Complete Body also has a location at 80 John St. Members at the 19th St. location will have access to the 80 John St. location, and vice versa. Alex also plans new gym openings on the Upper East Side and Upper West Side, of which one location will include a pool. Once open, these will also be available for use by members.
Alex has had only limited interaction with the former 19th St Gym management (and in fact hasn’t yet gotten access to the member database). But he is planning to meet next week with Brian Moss, the original owner of the gym when it was known as “Better Bodies.” His goal is to try to recreate some of the elements of what made the gym unique, including things like posting original pictures such as the one below.
Finally, just for kicks, I set up a brief, 5 question survey to see how many former members are planning to come back. This takes all of 30 seconds to complete, so please give it a go and I’ll publish the results.
Update 1: January 29, 2010
The comments below certainly express a fair amount of skepticism among former members. But let’s take a look at the survey results to look at what people are saying in aggregate.
42 people have taken the survey so far; you might or might not recall from a basic stats class that this is (just barely) enough to be statistically significant if the people taking the survey are representative of all former members. Well, they’re not (necessarily), so the first thing to keep in mind is that the survey reflects only the people choosing to take it, so opinions could vary substantially among those who didn’t take it.
This was also an ‘open’ survey, in which responses were not controlled by, say, a verified email address to ensure each person participated only once. That said, I did quickly browse through the IP addresses of the responses and there were only two sets of duplicates. That’s quite plausibly explained by two former members in the same household, for example. (and one of those two dupes was my own, since Paul and I share the same computer). So my point is that while this is not a scientific survey by any means, there’s no obvious indication that anyone was trying to ‘game’ the results.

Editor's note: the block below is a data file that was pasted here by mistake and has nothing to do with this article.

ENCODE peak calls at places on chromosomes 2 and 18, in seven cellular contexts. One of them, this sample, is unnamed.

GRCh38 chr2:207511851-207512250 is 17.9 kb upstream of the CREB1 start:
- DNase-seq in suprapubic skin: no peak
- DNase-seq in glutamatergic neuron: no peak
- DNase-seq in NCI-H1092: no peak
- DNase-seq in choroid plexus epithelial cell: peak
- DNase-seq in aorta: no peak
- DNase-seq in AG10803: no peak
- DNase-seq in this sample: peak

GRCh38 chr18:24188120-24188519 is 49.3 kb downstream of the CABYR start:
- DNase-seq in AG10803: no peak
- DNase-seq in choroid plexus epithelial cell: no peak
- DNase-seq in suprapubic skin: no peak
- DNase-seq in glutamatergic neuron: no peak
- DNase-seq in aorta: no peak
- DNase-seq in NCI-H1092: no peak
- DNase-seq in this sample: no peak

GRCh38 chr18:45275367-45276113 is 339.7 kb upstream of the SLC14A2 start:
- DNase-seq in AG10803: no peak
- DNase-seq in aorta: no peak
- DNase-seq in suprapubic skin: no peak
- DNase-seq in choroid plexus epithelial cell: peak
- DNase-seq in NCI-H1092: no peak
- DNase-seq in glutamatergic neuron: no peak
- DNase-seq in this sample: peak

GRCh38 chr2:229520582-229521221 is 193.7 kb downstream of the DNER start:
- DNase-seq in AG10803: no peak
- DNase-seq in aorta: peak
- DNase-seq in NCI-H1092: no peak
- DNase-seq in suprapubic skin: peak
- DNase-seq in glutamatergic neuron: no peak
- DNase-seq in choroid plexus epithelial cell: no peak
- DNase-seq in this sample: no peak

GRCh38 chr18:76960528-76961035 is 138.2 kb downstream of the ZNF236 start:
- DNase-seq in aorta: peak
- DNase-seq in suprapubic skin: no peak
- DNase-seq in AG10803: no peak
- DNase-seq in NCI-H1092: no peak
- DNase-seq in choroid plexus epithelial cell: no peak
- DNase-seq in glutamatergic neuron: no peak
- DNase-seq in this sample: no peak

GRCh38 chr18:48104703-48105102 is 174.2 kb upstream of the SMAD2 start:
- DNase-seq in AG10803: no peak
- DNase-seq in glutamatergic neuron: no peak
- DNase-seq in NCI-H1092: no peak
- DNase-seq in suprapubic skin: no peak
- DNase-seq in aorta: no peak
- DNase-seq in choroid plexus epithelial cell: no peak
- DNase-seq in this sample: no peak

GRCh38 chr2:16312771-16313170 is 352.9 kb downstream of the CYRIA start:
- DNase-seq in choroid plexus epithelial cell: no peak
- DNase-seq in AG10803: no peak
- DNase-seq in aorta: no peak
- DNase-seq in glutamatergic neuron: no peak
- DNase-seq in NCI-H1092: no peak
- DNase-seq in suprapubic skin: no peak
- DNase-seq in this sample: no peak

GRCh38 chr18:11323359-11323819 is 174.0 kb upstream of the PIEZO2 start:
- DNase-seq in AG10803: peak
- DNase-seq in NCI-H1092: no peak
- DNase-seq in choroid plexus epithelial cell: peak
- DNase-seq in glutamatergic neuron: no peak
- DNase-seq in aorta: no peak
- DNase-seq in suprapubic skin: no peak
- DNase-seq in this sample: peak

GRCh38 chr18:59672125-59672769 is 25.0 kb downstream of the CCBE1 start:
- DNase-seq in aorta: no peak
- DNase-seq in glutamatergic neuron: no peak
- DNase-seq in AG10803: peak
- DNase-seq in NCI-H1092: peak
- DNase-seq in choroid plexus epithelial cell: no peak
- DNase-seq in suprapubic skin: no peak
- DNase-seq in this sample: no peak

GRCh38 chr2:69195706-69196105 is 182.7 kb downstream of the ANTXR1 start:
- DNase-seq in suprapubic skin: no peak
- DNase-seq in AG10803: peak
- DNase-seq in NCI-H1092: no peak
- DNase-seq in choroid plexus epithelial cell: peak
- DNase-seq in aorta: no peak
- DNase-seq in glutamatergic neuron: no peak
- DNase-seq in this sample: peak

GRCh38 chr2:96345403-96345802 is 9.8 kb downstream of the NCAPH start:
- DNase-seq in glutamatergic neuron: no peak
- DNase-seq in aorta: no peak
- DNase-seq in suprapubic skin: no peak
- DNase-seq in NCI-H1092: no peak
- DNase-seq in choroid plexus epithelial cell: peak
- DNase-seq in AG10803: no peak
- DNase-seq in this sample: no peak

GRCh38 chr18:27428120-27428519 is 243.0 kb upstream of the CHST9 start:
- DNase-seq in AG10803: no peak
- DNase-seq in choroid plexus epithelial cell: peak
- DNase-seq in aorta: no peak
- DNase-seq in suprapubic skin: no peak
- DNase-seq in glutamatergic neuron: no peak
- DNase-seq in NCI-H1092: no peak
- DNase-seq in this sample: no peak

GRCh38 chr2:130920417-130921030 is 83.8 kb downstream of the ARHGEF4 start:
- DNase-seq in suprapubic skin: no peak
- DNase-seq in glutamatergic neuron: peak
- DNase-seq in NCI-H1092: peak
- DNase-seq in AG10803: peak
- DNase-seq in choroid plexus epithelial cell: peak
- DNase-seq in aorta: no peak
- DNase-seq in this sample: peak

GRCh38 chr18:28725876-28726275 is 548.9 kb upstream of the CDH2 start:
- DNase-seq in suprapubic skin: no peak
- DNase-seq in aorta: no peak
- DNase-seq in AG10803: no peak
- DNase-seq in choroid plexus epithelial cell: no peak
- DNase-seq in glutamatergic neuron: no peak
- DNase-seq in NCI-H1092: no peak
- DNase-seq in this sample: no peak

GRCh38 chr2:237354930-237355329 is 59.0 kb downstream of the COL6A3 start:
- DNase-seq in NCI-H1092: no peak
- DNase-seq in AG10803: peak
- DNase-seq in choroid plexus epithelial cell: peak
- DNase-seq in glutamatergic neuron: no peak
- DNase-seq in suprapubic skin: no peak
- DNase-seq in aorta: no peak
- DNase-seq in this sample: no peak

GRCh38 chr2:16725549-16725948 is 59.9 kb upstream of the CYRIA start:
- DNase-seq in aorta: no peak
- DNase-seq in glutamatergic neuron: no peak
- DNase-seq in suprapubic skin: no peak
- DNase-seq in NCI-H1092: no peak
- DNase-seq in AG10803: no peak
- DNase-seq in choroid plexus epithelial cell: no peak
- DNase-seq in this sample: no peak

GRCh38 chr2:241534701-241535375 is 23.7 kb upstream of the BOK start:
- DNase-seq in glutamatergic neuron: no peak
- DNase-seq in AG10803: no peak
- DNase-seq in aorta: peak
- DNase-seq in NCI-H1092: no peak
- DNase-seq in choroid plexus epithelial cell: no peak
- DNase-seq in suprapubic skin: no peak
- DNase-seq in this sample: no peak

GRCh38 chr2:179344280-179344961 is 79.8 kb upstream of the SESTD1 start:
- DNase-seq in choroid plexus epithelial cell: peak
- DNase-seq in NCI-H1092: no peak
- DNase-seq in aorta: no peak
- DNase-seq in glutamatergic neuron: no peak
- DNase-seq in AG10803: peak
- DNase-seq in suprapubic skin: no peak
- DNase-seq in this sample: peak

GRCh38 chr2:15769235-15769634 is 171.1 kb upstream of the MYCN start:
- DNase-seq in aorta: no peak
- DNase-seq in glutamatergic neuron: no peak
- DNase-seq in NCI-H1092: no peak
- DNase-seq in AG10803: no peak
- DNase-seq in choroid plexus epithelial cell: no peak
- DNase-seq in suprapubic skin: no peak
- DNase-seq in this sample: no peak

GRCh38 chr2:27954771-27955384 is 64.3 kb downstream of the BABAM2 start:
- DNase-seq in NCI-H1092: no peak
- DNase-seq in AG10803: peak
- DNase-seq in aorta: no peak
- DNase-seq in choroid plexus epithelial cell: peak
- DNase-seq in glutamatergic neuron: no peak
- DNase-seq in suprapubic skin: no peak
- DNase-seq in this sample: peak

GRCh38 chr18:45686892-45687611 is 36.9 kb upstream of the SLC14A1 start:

Finally, I filtered the survey’s results below to include only the 39 people who indicated they are ‘clients’ (as opposed to ‘trainers’ or ‘something else’).
Enough with the caveats. Here’s what the data says. And apologies for the small font sizes on the charts; maybe I’ll improve that at some point.
1) Bad news (for new management): Most former members had more than 6 months of membership remaining on their active membership when the gym shut down. This probably translates into a lot of grumpy people:
2) Better news: Only 13% of respondents had a pending renewal which had not yet begun. (side note: I was one of those, but I’m happy to say that AMEX did finally refund 100% of what I paid)
3) Mixed news: About a quarter of respondents have not joined a new gym since 19th St. closed, 40% have joined one with only a short-term or month-to-month commitment, but the remaining 37% have joined another gym with at least a one year commitment (that’s the group where I fall):
4) The net ‘pretty good’ news (for the new management): Nearly half of the survey’s respondents indicate that they would come back “right away”, assuming “reasonable pricing.” 26% say they’ve simply “moved on”. The remaining 25% fall somewhere in between.
Now that actual pricing has been announced and former members are able to find out exactly how much the new management may work with them, it’s possible these numbers could change some. If they do change significantly over time, I’ll post another update.